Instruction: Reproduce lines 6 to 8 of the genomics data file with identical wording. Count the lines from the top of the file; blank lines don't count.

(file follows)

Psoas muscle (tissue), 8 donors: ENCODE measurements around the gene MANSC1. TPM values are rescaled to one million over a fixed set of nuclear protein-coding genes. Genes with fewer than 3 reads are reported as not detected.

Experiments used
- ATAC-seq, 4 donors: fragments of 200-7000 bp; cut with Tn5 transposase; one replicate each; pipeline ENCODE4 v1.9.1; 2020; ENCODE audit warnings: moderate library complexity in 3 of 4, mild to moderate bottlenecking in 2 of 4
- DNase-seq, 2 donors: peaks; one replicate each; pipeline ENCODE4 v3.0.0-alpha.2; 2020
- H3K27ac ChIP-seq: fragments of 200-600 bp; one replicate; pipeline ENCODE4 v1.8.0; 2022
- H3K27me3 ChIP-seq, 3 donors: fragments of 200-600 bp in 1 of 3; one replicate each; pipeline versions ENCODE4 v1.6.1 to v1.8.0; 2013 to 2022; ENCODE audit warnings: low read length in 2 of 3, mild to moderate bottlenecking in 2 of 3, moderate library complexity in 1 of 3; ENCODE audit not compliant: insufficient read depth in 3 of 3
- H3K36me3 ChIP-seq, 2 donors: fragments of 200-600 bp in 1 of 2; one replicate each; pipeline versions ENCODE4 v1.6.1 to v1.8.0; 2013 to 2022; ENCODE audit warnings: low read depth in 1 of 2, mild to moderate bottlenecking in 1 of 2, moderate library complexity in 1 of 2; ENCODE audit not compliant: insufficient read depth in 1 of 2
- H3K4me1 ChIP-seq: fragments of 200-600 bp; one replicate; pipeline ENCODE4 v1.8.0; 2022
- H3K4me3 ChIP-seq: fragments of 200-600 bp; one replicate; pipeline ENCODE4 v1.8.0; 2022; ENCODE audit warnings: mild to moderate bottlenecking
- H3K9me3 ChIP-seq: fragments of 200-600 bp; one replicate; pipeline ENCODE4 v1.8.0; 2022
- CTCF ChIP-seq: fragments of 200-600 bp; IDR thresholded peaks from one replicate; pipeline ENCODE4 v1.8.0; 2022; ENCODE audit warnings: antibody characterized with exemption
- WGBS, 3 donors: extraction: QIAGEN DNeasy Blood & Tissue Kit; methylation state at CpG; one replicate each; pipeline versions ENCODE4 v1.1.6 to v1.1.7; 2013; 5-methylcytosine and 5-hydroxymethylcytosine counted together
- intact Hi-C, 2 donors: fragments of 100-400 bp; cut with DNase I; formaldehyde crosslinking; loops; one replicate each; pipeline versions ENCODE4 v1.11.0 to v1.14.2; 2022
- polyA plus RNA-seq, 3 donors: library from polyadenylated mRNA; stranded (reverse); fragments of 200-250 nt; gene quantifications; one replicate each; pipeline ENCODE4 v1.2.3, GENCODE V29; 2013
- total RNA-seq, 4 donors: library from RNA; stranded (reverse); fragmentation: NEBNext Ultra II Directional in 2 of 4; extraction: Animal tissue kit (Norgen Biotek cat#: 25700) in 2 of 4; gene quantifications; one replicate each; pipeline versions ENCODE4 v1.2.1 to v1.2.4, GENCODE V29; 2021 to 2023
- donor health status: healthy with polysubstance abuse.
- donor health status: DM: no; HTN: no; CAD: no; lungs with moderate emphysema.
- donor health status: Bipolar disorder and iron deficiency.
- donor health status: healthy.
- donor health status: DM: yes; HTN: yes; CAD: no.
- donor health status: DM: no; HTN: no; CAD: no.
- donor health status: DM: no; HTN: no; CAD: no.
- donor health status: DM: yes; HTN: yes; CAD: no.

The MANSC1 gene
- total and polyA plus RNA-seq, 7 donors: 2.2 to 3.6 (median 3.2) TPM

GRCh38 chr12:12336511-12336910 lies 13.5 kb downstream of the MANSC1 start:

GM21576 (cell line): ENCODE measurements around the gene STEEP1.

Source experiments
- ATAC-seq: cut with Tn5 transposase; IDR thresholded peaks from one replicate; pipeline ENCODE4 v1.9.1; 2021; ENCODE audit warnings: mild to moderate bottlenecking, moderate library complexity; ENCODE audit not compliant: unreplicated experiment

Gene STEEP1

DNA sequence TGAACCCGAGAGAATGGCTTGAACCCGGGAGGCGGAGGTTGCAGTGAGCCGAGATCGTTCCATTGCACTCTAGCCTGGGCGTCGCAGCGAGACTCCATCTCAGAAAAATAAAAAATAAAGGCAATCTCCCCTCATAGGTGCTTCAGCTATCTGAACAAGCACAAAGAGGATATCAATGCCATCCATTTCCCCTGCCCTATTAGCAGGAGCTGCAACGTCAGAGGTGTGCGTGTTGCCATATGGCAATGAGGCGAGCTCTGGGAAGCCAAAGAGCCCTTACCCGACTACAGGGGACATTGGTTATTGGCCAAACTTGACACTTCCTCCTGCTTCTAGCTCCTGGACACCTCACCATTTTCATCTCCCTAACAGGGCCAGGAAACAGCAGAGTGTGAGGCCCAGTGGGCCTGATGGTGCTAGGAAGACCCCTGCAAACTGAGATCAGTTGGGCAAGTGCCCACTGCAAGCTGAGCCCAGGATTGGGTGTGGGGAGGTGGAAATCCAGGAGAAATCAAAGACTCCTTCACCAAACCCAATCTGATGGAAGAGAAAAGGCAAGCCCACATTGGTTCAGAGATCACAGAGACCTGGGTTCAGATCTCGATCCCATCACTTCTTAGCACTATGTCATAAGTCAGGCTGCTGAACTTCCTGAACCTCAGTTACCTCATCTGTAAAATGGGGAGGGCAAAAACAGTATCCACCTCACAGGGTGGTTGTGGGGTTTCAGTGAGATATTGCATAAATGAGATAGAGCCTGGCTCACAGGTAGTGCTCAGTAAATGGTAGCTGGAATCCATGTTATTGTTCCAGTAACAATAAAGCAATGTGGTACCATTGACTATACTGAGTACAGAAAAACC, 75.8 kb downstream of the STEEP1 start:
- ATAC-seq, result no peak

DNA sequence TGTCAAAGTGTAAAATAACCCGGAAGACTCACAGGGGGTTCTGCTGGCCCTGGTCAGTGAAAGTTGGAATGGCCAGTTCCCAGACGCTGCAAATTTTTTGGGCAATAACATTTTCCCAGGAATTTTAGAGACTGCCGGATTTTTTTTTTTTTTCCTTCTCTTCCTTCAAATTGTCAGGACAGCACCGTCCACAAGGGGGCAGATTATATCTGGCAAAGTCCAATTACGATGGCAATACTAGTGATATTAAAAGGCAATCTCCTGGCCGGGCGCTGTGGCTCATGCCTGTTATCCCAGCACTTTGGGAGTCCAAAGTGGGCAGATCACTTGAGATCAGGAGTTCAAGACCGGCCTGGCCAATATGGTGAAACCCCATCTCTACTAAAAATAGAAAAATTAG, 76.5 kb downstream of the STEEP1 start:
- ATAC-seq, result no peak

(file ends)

- H3K27me3 ChIP-seq, 3 donors: fragments of 200-600 bp in 1 of 3; one replicate each; pipeline versions ENCODE4 v1.6.1 to v1.8.0; 2013 to 2022; ENCODE audit warnings: low read length in 2 of 3, mild to moderate bottlenecking in 2 of 3, moderate library complexity in 1 of 3; ENCODE audit not compliant: insufficient read depth in 3 of 3
- H3K36me3 ChIP-seq, 2 donors: fragments of 200-600 bp in 1 of 2; one replicate each; pipeline versions ENCODE4 v1.6.1 to v1.8.0; 2013 to 2022; ENCODE audit warnings: low read depth in 1 of 2, mild to moderate bottlenecking in 1 of 2, moderate library complexity in 1 of 2; ENCODE audit not compliant: insufficient read depth in 1 of 2
- H3K4me1 ChIP-seq: fragments of 200-600 bp; one replicate; pipeline ENCODE4 v1.8.0; 2022